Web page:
The Australian dollar is unmoved ahead of the RBA’s interest rate decision tomorrow.
In early trade, the local currency was up slightly, trading at $0.7311 against the greenback. As of 3pm AEST, the AUD dipped slightly down to $0.7299. It did dip as low as $0.7294 this morning, following less-than-stellar manufacturing data from China. The Caixin PMI revealed that manufacturing in July slumped to its lowest point in over two years.
But that wasn’t enough to keep the Aussie down for long.
Poor economic data from the US helped offset the negativity from China, moving the AUD back above $0.73. US wages and salaries rose only 0.2% in the second quarter to July. That was down sharply from the first quarter, when wages grew by 0.7%.
The US dollar slipped against other major currencies on the back of these figures.
US interest rates and the Australian dollar
The wage data raises even more questions about the likelihood of a Federal Reserve rate cut this year. Many economists still tip the Fed to hike rates by September. Some are even forecasting two rate cuts by the end of the year.
Unless economic data improves, that timeframe could be in jeopardy.
The wage growth figures are even more concerning than they first appear. The figures are the lowest pace of wage growth available on record. A reversal of fortunes, over the next two quarters, is optimistic. And it may be enough to keep US rates steady.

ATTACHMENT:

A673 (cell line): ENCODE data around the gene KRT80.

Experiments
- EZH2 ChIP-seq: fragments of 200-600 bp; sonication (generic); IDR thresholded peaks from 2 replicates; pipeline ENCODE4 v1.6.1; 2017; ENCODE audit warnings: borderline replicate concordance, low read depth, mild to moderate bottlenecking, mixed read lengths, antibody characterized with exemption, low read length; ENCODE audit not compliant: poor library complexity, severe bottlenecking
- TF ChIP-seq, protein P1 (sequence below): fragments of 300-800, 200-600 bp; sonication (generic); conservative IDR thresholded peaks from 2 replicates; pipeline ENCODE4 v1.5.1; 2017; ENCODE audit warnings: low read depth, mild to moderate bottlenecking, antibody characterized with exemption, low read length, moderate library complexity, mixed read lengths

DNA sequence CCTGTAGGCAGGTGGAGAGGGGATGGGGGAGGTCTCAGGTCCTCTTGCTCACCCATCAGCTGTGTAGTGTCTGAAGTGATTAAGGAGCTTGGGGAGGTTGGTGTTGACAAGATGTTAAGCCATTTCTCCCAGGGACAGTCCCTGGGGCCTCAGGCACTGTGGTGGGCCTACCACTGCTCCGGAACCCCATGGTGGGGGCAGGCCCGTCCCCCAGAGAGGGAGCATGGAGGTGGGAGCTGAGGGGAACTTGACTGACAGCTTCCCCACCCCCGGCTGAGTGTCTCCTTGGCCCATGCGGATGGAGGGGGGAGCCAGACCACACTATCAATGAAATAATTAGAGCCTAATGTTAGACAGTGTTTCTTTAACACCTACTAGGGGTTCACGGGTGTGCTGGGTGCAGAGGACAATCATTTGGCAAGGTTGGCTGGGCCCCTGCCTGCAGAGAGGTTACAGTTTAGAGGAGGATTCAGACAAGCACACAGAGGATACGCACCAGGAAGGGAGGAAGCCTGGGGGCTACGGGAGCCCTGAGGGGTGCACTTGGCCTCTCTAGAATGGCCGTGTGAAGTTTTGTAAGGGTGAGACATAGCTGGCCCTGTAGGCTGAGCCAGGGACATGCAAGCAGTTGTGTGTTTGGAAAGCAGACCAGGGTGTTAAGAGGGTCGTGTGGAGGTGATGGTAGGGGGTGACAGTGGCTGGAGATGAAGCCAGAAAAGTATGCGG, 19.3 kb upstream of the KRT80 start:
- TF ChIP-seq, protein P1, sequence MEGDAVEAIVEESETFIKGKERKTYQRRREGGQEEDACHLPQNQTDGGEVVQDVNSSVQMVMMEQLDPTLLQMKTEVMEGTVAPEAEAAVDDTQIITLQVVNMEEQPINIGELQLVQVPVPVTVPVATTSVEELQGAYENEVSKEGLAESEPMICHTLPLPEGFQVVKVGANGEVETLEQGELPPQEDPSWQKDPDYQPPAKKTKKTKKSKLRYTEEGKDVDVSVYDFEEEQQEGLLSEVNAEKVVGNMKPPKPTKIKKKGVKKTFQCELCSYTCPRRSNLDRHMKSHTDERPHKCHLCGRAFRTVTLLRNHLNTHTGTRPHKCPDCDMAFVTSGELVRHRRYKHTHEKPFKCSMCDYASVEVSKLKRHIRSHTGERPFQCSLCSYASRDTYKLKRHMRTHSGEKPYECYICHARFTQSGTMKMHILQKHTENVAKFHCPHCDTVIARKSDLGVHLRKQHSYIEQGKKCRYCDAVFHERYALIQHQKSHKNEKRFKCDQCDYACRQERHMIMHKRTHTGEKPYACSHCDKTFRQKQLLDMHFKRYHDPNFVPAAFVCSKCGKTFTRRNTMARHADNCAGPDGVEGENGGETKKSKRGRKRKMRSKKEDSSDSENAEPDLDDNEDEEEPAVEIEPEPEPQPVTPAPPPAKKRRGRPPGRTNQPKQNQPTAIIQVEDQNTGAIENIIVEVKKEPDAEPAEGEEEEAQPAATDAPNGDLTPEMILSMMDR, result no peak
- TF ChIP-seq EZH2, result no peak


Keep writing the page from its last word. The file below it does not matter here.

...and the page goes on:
That’s not good news for the Reserve Bank or the Aussie dollar. The RBA wants to drive the dollar below $0.70. The fastest way to achieve this is for US interest rates to rise. That would lift the US dollar up, placing downward pressure on other major currencies.
But economists remain convinced the US dollar will rebound in due course. Westpac’s strategist Imre Speizer predicts the greenback will regain strength in the medium term.
Whether this is feasible without interest rate hikes is up for debate.
In the event that the Fed does raise rates, investors will flock to the US dollar. The global economy is slowing down, and investors are seeking safety. Right now, there’s still no safer haven than the US dollar. That’s what the RBA is pinning their hopes on too.
Even a rate cut tomorrow, however unlikely, may only temporarily drive the AUD down. All eyes will be on the US Fed in the coming months.
Contributor, Markets and Money
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